The SEC claimed any rule change in favor of approving the ETF would not be “‘designed to prevent fraudulent and manipulative acts and practices” nor “protect investors and the public interest.”
The United States Securities and Exchange Commission, or SEC, has officially disapproved asset manager VanEck’s spot Bitcoin exchange-traded fund months after the firm submitted its application.
According to a Friday filing, the SEC rejected a proposed rule change from the Cboe BZX Exchange to list and trade shares of VanEck’s Bitcoin (BTC) Trust. Specifically, the SEC said any rule change in favor of approving the ETF would not be “‘designed to prevent fraudulent and manipulative acts and practices” nor “protect investors and the public interest.”
“The Commission concludes that BZX has not met its burden under the Exchange Act and the Commission’s Rules of Practice to demonstrate that its proposal is consistent with the requirements of Exchange Act Section,” said the SEC, adding:
“It is essential for an exchange listing a derivative securities product to enter into a surveillance-sharing agreement with markets trading the underlying assets for the listing exchange to have the ability to obtain information necessary to detect, investigate, and deter fraud and market manipulation, as well as violations of exchange rules and applicable federal securities laws and rules.”
The regulatory body had a maximum of 240 days to approve or deny the offering following its publication in the Federal Register on March 19, giving the SEC until Nov. 14 to make a decision after extensions on April 28 and Sept. 8. Industry experts including Bloomberg senior ETF analyst Eric Balchunas said the SEC was highly unlikely to approve the VanEck fund given its track record of denying offerings from investment firms with exposure to crypto, a prediction which ultimately came to pass.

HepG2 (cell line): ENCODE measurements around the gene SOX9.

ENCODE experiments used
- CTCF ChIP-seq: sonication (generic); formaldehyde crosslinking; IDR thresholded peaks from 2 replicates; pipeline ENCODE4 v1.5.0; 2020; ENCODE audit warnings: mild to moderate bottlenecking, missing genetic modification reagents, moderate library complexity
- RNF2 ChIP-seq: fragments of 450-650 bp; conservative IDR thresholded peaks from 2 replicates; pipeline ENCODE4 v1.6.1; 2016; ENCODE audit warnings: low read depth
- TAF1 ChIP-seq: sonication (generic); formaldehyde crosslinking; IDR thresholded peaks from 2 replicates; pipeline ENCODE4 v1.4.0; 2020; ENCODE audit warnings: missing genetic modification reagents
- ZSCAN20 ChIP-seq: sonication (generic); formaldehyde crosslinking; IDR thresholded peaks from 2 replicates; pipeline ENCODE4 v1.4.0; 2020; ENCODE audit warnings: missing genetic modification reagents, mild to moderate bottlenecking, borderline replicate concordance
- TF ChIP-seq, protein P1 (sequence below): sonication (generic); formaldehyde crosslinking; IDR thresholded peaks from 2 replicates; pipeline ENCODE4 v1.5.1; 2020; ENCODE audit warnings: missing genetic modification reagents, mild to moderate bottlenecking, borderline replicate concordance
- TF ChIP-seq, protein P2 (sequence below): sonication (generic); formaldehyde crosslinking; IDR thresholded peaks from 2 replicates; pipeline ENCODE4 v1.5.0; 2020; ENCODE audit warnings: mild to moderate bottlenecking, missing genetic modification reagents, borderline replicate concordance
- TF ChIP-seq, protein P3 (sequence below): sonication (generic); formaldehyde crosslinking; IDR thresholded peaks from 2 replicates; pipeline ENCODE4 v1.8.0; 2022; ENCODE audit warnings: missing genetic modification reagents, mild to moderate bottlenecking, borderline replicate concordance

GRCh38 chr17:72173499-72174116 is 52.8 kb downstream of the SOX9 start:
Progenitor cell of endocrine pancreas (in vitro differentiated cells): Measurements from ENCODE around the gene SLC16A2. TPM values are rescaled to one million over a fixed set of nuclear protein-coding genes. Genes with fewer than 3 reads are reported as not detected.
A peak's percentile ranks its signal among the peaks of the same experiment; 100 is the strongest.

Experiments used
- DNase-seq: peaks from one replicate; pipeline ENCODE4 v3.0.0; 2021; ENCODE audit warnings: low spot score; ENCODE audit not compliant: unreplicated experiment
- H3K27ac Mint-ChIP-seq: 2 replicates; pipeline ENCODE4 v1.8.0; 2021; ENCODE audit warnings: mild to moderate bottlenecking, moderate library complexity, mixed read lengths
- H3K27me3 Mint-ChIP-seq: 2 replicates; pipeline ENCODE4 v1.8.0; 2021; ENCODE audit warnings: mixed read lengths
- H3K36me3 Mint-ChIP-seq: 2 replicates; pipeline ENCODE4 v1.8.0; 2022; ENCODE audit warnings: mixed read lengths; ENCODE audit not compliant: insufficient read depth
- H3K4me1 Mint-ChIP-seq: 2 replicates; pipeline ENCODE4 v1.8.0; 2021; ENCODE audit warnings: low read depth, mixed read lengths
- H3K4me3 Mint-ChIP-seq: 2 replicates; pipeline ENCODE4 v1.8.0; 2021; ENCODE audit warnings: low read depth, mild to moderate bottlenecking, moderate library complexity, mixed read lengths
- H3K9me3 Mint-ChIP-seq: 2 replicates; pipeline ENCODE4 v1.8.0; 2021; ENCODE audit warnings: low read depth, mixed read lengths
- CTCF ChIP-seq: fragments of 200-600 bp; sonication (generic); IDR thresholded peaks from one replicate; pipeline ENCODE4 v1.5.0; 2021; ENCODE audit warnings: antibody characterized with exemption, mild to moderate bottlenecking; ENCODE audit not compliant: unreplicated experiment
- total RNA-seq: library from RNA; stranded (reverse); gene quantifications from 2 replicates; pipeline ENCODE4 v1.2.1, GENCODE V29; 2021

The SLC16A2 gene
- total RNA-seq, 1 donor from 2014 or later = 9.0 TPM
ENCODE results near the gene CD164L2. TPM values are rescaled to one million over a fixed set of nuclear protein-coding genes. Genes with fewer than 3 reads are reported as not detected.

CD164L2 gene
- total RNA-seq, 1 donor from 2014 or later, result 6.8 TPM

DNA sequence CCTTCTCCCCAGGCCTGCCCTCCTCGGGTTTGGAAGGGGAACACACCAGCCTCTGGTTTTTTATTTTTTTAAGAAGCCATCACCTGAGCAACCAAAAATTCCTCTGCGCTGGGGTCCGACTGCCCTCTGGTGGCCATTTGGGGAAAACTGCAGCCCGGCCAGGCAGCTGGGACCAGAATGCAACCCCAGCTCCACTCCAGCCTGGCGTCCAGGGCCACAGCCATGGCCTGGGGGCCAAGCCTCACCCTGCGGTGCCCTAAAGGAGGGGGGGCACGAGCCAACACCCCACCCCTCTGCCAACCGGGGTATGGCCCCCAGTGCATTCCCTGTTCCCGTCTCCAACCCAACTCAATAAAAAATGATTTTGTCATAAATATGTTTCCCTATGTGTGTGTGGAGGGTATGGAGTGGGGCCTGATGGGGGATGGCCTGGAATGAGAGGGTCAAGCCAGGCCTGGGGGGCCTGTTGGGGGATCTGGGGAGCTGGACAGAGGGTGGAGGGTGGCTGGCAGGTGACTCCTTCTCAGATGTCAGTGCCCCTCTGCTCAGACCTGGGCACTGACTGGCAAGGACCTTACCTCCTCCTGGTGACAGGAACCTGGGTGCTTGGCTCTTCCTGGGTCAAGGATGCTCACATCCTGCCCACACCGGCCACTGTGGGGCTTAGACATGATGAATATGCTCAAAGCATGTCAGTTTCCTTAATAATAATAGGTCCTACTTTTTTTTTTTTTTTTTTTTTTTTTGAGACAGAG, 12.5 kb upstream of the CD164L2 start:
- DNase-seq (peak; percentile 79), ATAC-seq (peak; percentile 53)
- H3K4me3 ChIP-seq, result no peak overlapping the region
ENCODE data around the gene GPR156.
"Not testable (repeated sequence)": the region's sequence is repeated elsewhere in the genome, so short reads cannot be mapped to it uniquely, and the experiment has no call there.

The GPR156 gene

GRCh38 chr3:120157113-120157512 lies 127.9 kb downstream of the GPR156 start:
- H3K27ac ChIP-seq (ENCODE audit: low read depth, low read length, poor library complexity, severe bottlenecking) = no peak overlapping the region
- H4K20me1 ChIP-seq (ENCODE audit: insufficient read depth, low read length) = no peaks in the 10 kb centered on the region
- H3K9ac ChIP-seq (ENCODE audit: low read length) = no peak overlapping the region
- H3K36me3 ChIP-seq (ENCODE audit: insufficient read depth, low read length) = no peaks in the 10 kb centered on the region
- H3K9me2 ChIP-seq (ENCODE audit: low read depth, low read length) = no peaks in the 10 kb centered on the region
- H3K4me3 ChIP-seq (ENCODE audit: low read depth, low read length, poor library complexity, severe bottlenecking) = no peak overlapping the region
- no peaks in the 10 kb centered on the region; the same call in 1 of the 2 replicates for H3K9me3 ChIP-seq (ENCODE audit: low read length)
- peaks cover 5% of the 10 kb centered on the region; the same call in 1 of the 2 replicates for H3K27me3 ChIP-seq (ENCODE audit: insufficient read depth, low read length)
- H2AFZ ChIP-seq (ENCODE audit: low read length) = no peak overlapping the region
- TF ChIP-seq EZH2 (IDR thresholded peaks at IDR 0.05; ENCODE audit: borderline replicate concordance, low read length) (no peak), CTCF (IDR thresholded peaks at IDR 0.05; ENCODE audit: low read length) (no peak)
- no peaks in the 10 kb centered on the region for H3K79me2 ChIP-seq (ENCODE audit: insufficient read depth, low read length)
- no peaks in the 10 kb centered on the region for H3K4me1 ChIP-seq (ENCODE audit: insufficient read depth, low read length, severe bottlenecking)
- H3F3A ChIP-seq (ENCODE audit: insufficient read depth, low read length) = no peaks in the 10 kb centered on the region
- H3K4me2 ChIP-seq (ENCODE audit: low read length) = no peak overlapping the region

“[The SEC] address the inconsistency with not deeming CME a regulated mkt of sig size in spot denial but then approving futures ETFs,” said Balchunas. “It’s such a good point, but SEC doesn’t care. Not having it. Basically logic and reason are trumped by technical legality.”
Though the rejection may be a blow to many investors, the SEC has already approved ETFs linked to Bitcoin futures contracts. In October, shares of digital asset manager Valkyrie’s and ProShares’ BTC Strategy ETF launched on U.S. stock exchanges. ProShares’ ETF has since risen to the top 2% of all ETFs in terms of total trading volume — roughly $400 million worth of shares traded on Nov. 10.
The impact on the price of Bitcoin saw the crypto asset briefly dip to $62,300 before returning to more than $63,000. The price marks a 9.7% fall since Bitcoin reached a new all-time high of $69,000 on Nov. 10.